Monday, July 20, 2009

Decanting Wine History

Re-post from January, 2009

In the case of wine, pouring the wine into the carafe from the wine bottle, also assists in the decanting of the wine. Decanting is the process of removing sediment from the original wine bottle by pouring only the clear wine into a serving container. Since most white wines and some young red wines are produced to be consumed within two to three years, not a lot of sediment builds up in the wine and decanting is not really necessary. But for older red wines, sediment assists in the maturing of the wine and must be decanted before it is drinkable. While sediment, (crystals of potassium bitartrate, commonly known as cream of tarter), formed from the fermenting of the wine will not hurt your health, it does have a gritty taste and may affect your taste of the wine.

Wine has been mentioned in our earliest recorded history. In Genesis 9:20-21 of the Christian bible, Noah planted vineyards, drank and got drunk. Ancient Greeks used casks, goatskins, and amphorae to store wine. An amphora was a very large clay jar or vase that had a large oval body, narrow neck and two handles that attached from the body to the lip on the top. A greasy rag was used to plug the cask or goatskin and olive oil was poured on top of the wine in the amphorae to help stop air from fermenting the wine. But it didn't really work, and wine had to be used fairly quickly, or it would turn into vinegar. Servants used a smaller version of the amphorae to serve wine at the dinner table. While still made of clay, a single person could lift and pour wine into individual drinking containers.

There is historical evidence that glass was discovered in 5000BC in Syria and there is evidence of a glass vase from Mesopotamia, dating 1500BC. With the establishment of trade routes during the The Roman Republic (500BC - 27BC) and the Roman Empire (27BC - 476AD) , glass production increased tremendously. Light weight serving containers made out of glass were used to transport liquids. After the fall of the Roman Empire, glass production decreased. Serving containers were still made out of clay, but also of bronze, silver and gold. During the Middle Ages, wine was produced mainly by the very rich, such as kings and noblemen, and by priests and monks for church services. Because of the method of storing wine and the quick aging of the wine, wine consumption was mainly local or within short distances of the wineries, a few days travel by horse and wagon or by boat. Then, in the 16th, 17th and 18th centuries, several developments lead to our modern day wine production. Late in the Renaissance Period in Venice, Italy (late 1500s, early 1600s), glass blowers revived the art of making wine bottles. In the 1600s, the French started using wine bottles and corks (first used as stoppers by the ancient Egyptians) to store wine. In the 1700s in Germany, grapes well past the time for harvesting, were used and produced an unexpected sweet tasting wine. Madeira shippers in Spain, attempted to add brandy to wine as a wine preserver, thereby being able to ship wine over longer distances. And in the early 1730s in England, glass stoppers were first invented. This lead to the aging of wines, and because sediment build-up in the older red wines, the decanter.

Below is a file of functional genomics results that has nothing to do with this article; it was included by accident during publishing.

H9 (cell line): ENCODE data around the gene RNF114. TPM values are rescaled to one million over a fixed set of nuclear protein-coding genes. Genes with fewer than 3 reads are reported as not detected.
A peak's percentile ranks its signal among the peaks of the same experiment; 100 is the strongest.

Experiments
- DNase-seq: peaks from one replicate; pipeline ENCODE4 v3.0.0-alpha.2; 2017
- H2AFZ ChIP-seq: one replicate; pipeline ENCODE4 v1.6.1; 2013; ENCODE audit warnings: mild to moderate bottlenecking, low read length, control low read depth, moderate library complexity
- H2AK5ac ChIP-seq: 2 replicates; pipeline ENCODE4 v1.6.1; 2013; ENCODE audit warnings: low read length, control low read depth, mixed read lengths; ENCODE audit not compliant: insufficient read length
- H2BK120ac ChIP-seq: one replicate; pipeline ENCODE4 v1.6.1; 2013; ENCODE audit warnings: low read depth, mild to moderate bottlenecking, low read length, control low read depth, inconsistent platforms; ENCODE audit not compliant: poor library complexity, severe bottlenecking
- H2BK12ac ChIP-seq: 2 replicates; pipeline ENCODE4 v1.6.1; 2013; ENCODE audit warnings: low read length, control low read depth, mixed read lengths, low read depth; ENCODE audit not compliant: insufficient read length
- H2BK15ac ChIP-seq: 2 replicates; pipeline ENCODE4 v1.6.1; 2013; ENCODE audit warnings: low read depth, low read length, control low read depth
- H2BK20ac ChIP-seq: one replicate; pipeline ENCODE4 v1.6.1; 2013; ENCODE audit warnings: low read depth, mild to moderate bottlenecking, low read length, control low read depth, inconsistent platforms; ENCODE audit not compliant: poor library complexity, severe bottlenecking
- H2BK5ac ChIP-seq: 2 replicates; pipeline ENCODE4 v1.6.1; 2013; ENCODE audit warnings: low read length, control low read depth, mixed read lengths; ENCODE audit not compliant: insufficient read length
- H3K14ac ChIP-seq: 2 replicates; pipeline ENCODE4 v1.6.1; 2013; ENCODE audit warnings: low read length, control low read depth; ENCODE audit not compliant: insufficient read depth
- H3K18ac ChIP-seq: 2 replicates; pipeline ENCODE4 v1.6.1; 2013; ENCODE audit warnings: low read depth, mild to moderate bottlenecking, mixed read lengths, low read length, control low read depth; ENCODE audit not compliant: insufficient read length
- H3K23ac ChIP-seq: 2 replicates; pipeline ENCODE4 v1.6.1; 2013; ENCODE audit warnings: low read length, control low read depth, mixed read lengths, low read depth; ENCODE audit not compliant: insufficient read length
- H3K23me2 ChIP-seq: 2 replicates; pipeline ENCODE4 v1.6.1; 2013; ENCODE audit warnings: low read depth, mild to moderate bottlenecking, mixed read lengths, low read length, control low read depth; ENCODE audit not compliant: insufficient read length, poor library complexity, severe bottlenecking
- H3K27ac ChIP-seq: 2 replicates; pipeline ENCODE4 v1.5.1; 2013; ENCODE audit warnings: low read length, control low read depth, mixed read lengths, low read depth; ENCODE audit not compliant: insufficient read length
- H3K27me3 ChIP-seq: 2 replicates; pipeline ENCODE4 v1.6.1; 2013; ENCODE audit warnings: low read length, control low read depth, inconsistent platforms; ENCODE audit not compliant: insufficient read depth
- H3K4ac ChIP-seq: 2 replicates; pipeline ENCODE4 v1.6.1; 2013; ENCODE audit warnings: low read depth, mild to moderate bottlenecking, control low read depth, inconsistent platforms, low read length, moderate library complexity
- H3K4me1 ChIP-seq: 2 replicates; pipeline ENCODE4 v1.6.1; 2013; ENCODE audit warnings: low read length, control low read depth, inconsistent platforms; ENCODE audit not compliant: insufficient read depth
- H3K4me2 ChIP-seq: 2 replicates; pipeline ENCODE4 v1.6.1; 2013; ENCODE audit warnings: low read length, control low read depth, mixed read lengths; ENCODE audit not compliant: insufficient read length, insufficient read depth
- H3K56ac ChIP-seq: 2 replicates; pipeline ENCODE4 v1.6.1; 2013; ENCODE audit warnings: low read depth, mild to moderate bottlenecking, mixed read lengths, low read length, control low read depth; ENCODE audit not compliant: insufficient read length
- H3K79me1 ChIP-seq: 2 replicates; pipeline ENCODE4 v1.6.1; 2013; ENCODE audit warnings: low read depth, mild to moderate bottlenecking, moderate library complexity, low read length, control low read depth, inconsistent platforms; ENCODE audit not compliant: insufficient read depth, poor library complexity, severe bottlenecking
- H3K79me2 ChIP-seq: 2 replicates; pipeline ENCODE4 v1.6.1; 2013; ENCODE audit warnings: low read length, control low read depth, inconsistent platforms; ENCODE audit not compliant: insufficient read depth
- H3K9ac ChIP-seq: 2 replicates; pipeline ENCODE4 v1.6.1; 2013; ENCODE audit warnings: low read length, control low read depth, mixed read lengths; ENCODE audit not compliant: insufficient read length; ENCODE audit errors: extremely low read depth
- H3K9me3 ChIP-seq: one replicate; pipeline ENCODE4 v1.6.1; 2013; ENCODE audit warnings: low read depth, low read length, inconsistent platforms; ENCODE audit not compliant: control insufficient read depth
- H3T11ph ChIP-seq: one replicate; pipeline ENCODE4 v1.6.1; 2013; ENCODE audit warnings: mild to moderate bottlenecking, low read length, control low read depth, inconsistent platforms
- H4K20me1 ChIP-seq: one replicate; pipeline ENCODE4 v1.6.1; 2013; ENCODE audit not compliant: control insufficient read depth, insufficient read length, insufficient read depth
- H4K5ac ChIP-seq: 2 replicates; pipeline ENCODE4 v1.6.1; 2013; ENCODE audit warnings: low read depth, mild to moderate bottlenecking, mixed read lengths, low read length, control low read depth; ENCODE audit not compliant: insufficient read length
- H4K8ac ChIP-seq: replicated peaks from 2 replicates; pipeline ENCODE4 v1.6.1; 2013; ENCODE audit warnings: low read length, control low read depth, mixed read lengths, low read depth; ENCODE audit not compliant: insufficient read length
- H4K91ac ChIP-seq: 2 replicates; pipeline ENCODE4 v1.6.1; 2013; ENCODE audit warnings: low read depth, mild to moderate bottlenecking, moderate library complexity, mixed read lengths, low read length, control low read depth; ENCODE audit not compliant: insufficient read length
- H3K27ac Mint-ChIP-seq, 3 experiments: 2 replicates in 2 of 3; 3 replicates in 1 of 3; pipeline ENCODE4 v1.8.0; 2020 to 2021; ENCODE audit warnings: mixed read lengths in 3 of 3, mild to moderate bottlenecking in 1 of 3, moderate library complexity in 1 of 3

The Wine Whore said...

Very cool post! I absolutely love reading about the history of wine. I especially enjoyed how you related the history of wine back to the decanter!


Ashley Lauren said...

I loved this!

MoIppai said...

Fascinating post!
I just recently got a decanter so have joined the world of decanting. I blogged about it and have included links to your articles. (Couldn't find a trackback url though).

Neil Myers said...

The decision to decant a wine frequently presents an uncertain and even intimidating moment. In reality, the only purpose for decanting is simply to enhance the enjoyment of wine by making it more pleasurable to drink.Decanting allows oxygen to interact with the wine's tannins and flavor compounds at a molecular basis, to soften the mouth, feel and release more aromas. The wine becomes more pleasurable when poured from the decanter. Just for fun, experiment with decanting by opening a bottle and tasting the wine immediately. Record your impressions, and then decant the wine. Try it again in an hour or two to experience the differences.

Stacy Williams said...

The wine lover should know the history of wine. How it is being made? How to drink it and what to have while drinking.Whichcigars pair well with this.The main part is drinking etiquette.Thanks for the post.